E-Myth Revisited: Why Most Small businesses Don’t Work and What to Do About It
I finished re-reading the book ‘The E-Myth Revisited: Why Most Small businesses Don’t Work and What to Do About It’ by Michael E. Gerber.
This book explains why 80% of small businesses fail especially in the first 3-5 years. Also how to overcome common mistakes in business, so you can build a successful business that not only works but is also deeply rewarding for you (and your stakeholders).
Ensure your business isn’t among those by building a company that’s based on systems and not on the work of a single individual.
The MAIN key idea of the book is this – your business is really an extension of who you are. So transforming your business starts with transforming yourself.
Summary of ‘The E-Myth Revisited: Why Most Small businesses Don’t Work and What to Do About It’
Here’s our overview of the 3 key segments of the book – the E-Myth, the Turn-Key Revolution, and how to build a successful small business.
1. The Entrepreneurial Myth (E-Myth)
It’s a myth that small businesses are started by true-blue entrepreneurs. The truth is, most businesses are started by people who were initially working for others. They are good at what they do, decide to go into business and make the fatal assumption that their strong technical skills are enough for them to run a technical business.
We all have multi-faceted personalities, with often-conflicting traits.
A business owner is not just an entrepreneur, a manager or a technician. He is all 3 personalities rolled into one at the same time. Hence, he has to deal with their differing tendencies, needs and wants.
In order for businesses to grow and evolve, the business owner must be willing to change to meet the business needs. Gerber explains the 3 growth stages of businesses – Infancy, Adolescence, and Maturity.
Businesses fail due to the owners’ inability to perform the roles required of them. The key is to start your business with the expectation and plan for it to grow and work without you.
You also need a business model that will allow you to balance all 3 personalities. So the Entrepreneur drives the business, the Manager ensures it’s sustainable, and the Technician can stay in touch with the nuts and bolts of the work being done.
2. The Turn-Key Revolution
Your business is not your life, and it is imperative that you work on the business and not in it. You should build your business such that you can duplicate it.
Regardless of whether you actually sell or franchise it in the future, this is the best way to ensure your business is successful and is not dependent on you.
To do that, the concept of the “Business Format Franchise” comes into play. It’s where the franchisee is not only given the right to market a known product, but also an entire system for doing business.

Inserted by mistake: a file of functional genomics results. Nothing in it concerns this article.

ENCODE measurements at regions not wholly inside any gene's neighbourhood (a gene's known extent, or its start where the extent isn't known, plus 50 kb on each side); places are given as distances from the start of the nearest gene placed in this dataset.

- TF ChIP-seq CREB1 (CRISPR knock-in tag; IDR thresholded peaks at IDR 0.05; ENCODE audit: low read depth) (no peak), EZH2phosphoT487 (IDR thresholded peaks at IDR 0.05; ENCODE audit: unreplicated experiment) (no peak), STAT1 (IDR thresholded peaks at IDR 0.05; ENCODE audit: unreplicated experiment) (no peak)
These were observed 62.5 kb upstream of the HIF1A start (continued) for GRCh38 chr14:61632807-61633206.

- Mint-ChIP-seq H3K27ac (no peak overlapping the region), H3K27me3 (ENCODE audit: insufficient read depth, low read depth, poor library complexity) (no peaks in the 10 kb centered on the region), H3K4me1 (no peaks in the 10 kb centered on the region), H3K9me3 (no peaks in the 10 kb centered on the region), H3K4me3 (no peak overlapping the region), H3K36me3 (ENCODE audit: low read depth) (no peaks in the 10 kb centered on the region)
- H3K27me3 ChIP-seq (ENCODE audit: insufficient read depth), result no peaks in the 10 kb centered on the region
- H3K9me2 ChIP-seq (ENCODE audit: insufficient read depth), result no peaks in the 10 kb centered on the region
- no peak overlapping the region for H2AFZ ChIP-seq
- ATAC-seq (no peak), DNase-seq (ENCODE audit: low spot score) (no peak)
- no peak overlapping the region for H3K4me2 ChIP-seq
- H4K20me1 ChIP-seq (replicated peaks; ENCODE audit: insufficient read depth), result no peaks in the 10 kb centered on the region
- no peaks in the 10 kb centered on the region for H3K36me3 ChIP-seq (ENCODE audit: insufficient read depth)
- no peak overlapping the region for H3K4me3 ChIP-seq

Unlike the high failure rates of conventional business, Business Format Franchises have a 95% success rate.
Get a copy of the book now for more mojo and powerful examples!
The “Franchise Prototype” is where ideas are incubated, tested and perfected until they work predictably before they are deployed in business.
Using the example of McDonald’s, Gerber explains how every detail (from how long french fries are left in the warming bin) is tested and standardized. Which is done with the goal of leaving nothing to chance and operational discretion.
Your goal is to create such a prototype for your business, so it can be successfully cloned into thousands more like it. Just like a successful franchise. But, it must fulfill 6 criteria or rules:
1. Provide consistent value to your stakeholders, beyond expectations.
2. Be operable by people with the lowest possible level of skill.
3. Demonstrate precision and order.
4. Capture all the work to be done in operations manuals.
5. Provide a consistent and predictable service to the customer.
6. Use consistent systems/ codes to create a duplicatable business with same or similar Brand(e.g. colour, dress, facilities).
These criteria are covered in more detail in the book.
3. Building a Small Business that Works
Your Prototype will constantly evolve as part of your business development process. What it means you need to constantly refine your business with the Innovation-Quantification-Orchestration loop (more details in the book).
This is more than just a habit or process. When you fully immerse yourself in continuous improvement, you feel a deeper connection with your work and enjoy a deeper level of fulfillment.
Your Business Development Program
Your business should support your life goals, not be your life goals. That way, you can work on your business and not in it.
To do that one must follow…
In a nutshell, the 7 parts of the process are:
• Determine your Primary Aim (your life goals);
• State your Strategic Objective, i.e. how your business will look like when it’s “done”, and how it will help you to achieve your Primary Aim;
• Develop your Organizational Strategy, so you can start testing, documenting and building roles today, toward your ideal future organization;
• Establish your Management Strategy, so a predictable experience can be replicated by anyone you hire;
• Identify your People Strategy, i.e. get your team to do what you want them to do;
• Develop your Marketing Strategy. By understanding your customers’ perceived needs and then constructing and testing a Prototype that meets those needs.
• Put in place your Systems Strategy, including your hard systems, soft systems, and information systems to deliver your customer promise.
Read the book for more details! This is a must-read for any business owner or aspiring entrepreneur.
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